Being a flavorist also requires being able to reverse engineer an existing flavour, where a client has created something they wish to produce at scale. The challenge is to deliver a stable recipe, using readily available ingredients and meet all the food regulations of your intended market.
Of course these same skills in the wrong hands can lead to theft of flavours from one brand to the next, but a good flavorist knows how to protect their recipes with secret ingredients that scramble chemical analysis. Who knew?
Aside from candies, crisps and the more in-your-face flavours, we learned that pretty much anything bought from a supermarket tastes the way it does by design. Fruit yoghurt is flavoured to taste like fruit yoghurt. The fruit pieces are just stirred in to reassure consumers and give them a start on their 5-a-day.Your favourite creamy tipple may not actually be flavoured by anything dairy. Alcohol free gin? Might not ever have been through a still.


That’s not to say man-made flavours should be demonised. Adding and enhancing flavour is something humans have done since they discovered salt could be gotten from seawater. Most flavours used in the EU are collected or extracted from nature, such as menthol from peppermint leaves. Occasionally new flavours will be discovered that are a by-product of some other food manufacturing process. The USA is more relaxed about using artificial flavours, which can be synthesised from scratch in a laboratory. Flavours such as this need to be labelled on packaging as ‘artificial flavour’. These are usually the ones that send kids bonkers at children’s parties.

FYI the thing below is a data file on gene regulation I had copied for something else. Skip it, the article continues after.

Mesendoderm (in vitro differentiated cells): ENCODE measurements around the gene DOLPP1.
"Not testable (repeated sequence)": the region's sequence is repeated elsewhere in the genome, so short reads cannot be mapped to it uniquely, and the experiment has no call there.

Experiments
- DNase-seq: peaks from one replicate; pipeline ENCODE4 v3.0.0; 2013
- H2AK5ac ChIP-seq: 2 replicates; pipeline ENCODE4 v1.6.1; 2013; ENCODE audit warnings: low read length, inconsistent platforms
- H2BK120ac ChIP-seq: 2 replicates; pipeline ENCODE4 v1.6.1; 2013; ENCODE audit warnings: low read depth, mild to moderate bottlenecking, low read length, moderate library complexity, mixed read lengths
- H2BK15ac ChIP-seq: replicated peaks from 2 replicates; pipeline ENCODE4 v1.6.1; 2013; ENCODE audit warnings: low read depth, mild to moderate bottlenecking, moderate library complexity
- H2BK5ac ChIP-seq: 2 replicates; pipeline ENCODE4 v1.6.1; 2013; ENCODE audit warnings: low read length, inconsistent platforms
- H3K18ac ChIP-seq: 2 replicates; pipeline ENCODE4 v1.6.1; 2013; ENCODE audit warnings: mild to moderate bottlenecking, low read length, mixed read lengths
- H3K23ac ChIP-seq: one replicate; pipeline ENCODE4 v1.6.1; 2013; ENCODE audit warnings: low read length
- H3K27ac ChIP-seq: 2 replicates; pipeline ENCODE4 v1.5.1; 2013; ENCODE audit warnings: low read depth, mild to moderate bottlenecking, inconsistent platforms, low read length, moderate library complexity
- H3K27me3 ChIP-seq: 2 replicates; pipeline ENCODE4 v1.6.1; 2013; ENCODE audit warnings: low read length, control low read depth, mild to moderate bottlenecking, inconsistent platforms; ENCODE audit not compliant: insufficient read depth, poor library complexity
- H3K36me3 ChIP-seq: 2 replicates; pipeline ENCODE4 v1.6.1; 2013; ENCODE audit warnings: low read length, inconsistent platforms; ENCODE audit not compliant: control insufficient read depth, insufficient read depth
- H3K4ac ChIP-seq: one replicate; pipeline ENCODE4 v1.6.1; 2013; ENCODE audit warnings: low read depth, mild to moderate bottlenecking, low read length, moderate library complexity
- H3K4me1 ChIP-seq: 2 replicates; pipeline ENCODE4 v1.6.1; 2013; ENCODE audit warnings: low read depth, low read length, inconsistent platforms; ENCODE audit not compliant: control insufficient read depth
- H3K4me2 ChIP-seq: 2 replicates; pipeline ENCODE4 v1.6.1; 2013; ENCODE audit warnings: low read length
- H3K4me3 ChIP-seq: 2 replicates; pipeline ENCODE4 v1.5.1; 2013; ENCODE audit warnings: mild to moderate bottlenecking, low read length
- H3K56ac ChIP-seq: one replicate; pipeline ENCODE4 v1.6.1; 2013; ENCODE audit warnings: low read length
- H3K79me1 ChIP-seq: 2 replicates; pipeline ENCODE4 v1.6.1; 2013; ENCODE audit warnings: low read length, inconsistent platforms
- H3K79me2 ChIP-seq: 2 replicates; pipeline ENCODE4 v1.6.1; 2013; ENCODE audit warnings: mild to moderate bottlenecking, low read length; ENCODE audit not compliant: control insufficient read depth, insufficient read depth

Quote from Lizzie Ostrom
“Millions of us have comforting associations of prawn cocktail Skips dissolving on our tongue, or the pure, surreptitious joy of eating jelly cubes straight from the packet. Flavour of the Month invites you to discover how these foods work their magic to produce the formative experiences that stay with us forever.”
Quote from Steve Pearce
“We’re a foodie nation but we barely know anything about what goes into the flavours we love, whether they’re in a can of soda or a high-end smoothie. By tasting the flavourings, not just the food, we want to show that creating the best strawberry you’ve ever tasted is an artform. Both the freshly-picked fruit and strawberry flavour sweets contain materials like geraniol, found in geraniums and roses, not to mention lots of the world’s most popular perfumes. It’s time everyone has the chance to access the materials used by the food industry to taste for ourselves how these flavours all connect.”
About Lizzie Ostrom
Lizzie Ostrom aka Odette Toilette is fascinated by our sense of smell. She’s hosted hundreds of events that open up the world of scent, from the aromas of outer space, to recreations of ancient scent rituals including mummification. Lizzie wrote a pop culture history of perfume, Perfume: A Century of Scents (Hutchinson, 2015), and co-curated Somerset House’s exhibition on perfume in 2017. She’s now bringing the same sense of curiosity to the world of flavour and its relationship with fragrance. Lizzie loves Monster Munch crisps (Roast Beef please).
About Steve Pearce
A biochemist and of the UK’s leading flavourists, Steve defines the flavours of hundreds of products we know and love. He founded Omega Ingredients, a flavour house based in the UK and the USA that provides and creates thousands of specialist materials to the food and beverage industry; their flavour recipe collection alone numbers well over 10,000. Steve regularly appears on TV, including Channel 4’s Food Unwrapped to share his knowledge on the science of flavour. He’s also past president of the British Society of Flavourists. Steve’s fondest food memories are of Banana flavoured Toffee chews from the school tuck shop.